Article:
Hey there drift fans!!
Most of you reading this page likely already know, drift season here in Canada is over! After an exciting debut season for the Cyrious Garageworks / Scion Racing 2013 Scion FR-S it’s now time to reflect on the past season’s successes and failures, and draw some hard-earned knowledge from those experiences!
As we continued to press forward through the season, the FR-S continued to show improvements at each outing. Round 5 would see the FR-S in working order, so this would be it’s real debut at this track, as opposed to the test run at St Croix a couple rounds before. This round actually combined both the Pro and Pro Am classes to run a Top 32 format event!
We were slated to pair up against Alex Blanchette in the Top 32 round, but he was suffering from mechanical difficulties, and therefore decided to honorably forfeit rather than continue and potentially suffer a malfunction mid-race and wreck the car.
Our next opponent in the Top 16 was Eric Paradis. Though it was a close, and actually controversial decision, Paradis had done enough in the judges’ eyes to be awarded the win.
Round 6 saw us returned to Autodrome Montmagny for the second time this year. This time, however, the judges arranged a different layout, as well as implementing the Top 32 as they had at the last round. This would be the FR-S’ debut at Montmagny so we had hopes for a good showing!
In Top 32 we were matched up against Maxime Poirier. Max definitely has the potential to be a contender, and with more seat time I think he could really do some damage in the series! He was unable to close in on the FR-S in tandem runs, and so we were given the nod into Top 16!
We would face Eric Belanger in the Top 16, as the sun began to drop. This run unfortunately brought up one of the reasons that most professional drifting series tend to keep the Pro Am and Pro classes seperate. I have to give credit to Eric, he gave it his all and made the best runs he could, but was extremely slow and nearly impossible to follow with the FR-S which had been dialed in for speed. As Eric’s speeds were consistent with his qualifying runs, it was deemed acceptable and he was given the nod into the Great 8.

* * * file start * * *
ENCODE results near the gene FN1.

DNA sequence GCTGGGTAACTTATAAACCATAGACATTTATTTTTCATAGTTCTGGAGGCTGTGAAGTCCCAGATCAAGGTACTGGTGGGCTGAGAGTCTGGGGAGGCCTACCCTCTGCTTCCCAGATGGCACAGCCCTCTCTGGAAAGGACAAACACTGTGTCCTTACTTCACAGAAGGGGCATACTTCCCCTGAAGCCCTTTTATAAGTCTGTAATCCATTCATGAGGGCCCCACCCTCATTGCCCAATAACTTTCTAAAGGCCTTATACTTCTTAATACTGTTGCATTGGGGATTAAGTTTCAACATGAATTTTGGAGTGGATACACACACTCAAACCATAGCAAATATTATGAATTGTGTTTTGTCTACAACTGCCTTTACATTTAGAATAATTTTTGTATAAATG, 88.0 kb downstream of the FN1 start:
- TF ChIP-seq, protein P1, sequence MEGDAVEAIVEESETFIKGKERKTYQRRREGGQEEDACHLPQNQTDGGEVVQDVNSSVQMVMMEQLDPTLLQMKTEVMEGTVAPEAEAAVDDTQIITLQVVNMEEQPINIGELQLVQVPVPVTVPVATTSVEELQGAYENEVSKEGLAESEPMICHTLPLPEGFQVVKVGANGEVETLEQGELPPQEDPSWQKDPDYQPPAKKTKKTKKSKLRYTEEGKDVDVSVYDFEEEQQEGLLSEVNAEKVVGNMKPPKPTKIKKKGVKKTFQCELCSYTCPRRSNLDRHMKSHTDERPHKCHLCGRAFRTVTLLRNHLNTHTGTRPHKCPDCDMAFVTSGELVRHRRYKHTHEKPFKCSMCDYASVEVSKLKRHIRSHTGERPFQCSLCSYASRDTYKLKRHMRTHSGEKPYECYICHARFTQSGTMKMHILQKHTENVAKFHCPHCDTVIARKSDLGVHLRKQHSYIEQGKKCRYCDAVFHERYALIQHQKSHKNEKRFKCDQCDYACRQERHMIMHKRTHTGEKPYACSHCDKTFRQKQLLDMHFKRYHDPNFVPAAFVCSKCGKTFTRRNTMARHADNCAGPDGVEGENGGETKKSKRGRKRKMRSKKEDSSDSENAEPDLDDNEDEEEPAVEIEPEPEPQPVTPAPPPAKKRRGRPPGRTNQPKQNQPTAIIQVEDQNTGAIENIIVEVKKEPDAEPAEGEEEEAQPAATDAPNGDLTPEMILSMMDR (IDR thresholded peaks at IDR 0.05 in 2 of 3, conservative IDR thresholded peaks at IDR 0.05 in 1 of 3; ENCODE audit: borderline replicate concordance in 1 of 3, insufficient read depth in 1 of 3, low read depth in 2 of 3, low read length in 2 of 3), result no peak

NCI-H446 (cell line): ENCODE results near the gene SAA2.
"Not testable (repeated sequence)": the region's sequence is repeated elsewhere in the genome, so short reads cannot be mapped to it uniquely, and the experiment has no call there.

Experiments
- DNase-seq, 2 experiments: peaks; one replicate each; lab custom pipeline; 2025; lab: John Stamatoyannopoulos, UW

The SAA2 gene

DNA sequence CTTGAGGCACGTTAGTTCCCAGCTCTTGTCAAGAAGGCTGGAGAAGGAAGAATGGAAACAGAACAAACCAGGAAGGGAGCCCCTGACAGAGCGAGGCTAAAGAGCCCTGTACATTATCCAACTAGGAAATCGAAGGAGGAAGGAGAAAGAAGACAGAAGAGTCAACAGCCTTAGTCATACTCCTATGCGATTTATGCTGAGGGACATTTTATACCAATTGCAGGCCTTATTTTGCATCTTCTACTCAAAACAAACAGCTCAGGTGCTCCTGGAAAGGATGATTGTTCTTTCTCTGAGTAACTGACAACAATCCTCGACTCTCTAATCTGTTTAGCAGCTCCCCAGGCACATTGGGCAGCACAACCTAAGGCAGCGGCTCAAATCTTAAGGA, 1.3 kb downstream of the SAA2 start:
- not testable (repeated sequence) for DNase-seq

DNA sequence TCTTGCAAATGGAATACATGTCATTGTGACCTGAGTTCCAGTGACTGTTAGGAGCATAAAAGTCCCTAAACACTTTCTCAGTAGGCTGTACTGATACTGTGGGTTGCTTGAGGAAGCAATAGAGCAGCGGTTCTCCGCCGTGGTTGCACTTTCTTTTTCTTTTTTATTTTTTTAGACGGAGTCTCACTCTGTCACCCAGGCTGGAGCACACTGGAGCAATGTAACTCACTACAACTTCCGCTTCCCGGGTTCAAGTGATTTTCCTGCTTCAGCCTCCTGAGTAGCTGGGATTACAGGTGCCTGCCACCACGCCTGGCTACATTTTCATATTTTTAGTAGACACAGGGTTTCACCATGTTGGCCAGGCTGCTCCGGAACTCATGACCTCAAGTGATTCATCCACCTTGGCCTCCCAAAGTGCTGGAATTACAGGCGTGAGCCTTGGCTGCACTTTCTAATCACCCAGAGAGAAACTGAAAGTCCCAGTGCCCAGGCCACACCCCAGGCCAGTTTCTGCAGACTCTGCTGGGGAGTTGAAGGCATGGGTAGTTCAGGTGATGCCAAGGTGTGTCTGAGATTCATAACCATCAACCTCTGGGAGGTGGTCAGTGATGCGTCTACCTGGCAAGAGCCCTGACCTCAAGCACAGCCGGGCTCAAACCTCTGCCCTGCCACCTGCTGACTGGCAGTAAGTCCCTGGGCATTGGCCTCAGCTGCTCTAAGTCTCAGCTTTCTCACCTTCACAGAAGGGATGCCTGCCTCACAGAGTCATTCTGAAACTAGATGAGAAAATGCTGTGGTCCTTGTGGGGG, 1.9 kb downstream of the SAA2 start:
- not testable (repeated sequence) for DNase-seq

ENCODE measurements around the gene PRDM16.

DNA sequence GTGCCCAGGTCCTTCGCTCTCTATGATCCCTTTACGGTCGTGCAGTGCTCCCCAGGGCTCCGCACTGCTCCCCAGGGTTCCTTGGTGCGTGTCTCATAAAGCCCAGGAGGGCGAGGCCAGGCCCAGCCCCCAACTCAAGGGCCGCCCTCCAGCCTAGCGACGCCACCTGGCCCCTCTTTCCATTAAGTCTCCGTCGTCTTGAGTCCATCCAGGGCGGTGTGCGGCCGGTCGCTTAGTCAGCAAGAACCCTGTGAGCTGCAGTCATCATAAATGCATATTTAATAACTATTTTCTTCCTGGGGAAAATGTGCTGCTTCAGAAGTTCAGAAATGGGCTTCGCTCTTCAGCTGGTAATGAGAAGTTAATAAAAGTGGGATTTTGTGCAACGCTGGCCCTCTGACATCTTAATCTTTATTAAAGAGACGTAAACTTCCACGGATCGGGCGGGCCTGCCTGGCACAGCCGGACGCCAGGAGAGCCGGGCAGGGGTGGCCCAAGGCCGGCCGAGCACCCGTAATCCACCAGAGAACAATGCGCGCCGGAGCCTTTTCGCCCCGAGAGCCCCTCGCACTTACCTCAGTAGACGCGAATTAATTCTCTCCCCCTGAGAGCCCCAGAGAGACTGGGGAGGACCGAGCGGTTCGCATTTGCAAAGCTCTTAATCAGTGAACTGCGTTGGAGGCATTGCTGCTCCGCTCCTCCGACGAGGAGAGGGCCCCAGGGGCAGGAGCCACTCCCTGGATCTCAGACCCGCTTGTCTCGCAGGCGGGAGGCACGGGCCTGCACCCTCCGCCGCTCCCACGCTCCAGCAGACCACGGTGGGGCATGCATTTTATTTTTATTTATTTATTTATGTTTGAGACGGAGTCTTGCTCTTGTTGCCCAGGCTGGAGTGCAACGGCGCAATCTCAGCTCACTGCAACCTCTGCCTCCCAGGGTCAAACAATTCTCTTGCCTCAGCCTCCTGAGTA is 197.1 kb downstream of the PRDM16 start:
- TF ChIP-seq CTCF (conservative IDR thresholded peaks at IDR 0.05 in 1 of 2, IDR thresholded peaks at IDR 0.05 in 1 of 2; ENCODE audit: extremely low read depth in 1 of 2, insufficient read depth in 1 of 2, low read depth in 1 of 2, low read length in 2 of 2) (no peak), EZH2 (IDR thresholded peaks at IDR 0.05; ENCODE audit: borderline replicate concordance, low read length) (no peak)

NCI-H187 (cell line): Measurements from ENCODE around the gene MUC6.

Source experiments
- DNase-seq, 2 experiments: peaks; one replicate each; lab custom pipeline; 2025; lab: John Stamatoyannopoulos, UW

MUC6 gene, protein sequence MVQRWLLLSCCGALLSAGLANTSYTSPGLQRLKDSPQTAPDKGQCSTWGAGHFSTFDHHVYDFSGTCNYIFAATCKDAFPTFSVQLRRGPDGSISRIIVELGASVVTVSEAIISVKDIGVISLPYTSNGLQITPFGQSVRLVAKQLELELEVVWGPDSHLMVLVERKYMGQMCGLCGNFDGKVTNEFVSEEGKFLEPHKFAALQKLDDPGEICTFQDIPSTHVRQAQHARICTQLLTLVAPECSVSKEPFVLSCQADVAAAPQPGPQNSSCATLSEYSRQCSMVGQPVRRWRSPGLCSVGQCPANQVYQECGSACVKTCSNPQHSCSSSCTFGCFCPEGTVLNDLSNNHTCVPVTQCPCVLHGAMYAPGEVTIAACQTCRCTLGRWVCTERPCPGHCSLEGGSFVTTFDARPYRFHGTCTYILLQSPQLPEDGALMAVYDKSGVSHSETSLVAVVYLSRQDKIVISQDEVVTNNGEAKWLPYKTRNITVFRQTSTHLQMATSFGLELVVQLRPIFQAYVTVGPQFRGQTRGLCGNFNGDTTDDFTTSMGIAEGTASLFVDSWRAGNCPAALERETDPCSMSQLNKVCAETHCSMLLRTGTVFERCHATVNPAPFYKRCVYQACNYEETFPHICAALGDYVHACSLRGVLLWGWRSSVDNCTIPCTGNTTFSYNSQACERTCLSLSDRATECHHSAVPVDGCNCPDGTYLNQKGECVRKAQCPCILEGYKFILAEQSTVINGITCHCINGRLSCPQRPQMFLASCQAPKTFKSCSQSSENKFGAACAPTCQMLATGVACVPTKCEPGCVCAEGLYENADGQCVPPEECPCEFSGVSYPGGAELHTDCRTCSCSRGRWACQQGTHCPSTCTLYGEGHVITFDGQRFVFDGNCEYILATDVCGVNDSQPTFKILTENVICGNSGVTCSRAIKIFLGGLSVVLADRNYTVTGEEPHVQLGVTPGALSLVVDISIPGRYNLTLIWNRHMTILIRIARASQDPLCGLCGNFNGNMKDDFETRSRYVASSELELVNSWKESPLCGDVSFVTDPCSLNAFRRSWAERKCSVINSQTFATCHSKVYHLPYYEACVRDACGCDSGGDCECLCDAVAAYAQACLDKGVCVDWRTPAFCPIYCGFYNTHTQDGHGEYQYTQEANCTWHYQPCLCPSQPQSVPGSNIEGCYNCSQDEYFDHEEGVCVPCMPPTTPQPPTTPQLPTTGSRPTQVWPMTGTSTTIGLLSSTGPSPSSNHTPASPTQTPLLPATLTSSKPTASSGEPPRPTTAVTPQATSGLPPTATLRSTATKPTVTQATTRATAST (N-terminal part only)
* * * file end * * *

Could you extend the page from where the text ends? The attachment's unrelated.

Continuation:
Upon returning home from Round 6, the FR-S underwent it’s typical post-event inspection and was found to have a lot of wear on the clutch from attempting to follow Eric Belanger. With the DMCC rounds being so tightly packed together, we were tasked with trying to find an FR-S performance clutch in the span of a week. Needless to say, this wound up being completely impossible, so we were left with only one choice and that was to bring back the old AE86 warhorse for one final hurrah.
Round 7 returned us to Riverside Speedway in St. Croix for the third time this season. This time, the track layout was flipped around to be run backwards. This event would also see a return to the Top 16 competition structure, once again splitting the pros from the pro am drivers.
Unfortunately the weather decided not to hold up for us, and after a great day of practice and qualifying we were hit with nasty rain for the competition day. Even worse, however, was when the rain stopped just before competition and the track began to dry. This lead to an inconsistent surface on the track, which is unfortunately like kryptonite to the AE86. We lined up against Alex Gosselin, and I gave it my best effort but made a mistake on my lead run. I knew that at this point my only choice was to go as hard as possible in the follow run and try to force Alex to make a mistake. He did what he needed to do however, and wound up getting the nod into the Top 8.
Round 8 brought us to the Sanair race track for the first and only time in 2013. Throughout the season we’d been wrestling with the FR-S’ electric power steering not being responsive enough, and had tried several different strategies and techniques to attempt to counteract these issues. Our latest, and (it seemed) most effective strategy was an increase in front tire pressure in an attempt to make the steering lighter and more capable. In doing so, however, this also greatly reduced the front grip of the car, and a lot of care was needed to not send the car into understeer. A few laps into practice, the problem we had wrestled with all year came back to haunt us. Unfortunately, due to the timing and the extent of the damage, we were unable to get the car back up and running for competition, ending our weekend very early.
Though it wasn’t the greatest note to end on, this last round made it clearly apparent that a lot of things were going to need to be changed in order to develop the FR-S into the ultimate drifting machine that we know it can be. Even with the technical difficulties and troubles we experienced throughout the season, our team wound up managing to get 7th place overall in the championship, and it was a hard fought 7th place!
We’re back at the drawing board, and have many improvements to make to the FR-S over the course of the offseason. Our plan is to return with a much more refined machine, and one that is purpose-built for drifting. We hope you continue to join us on this adventure, and keep your eyes peeled for more updates in the offseason!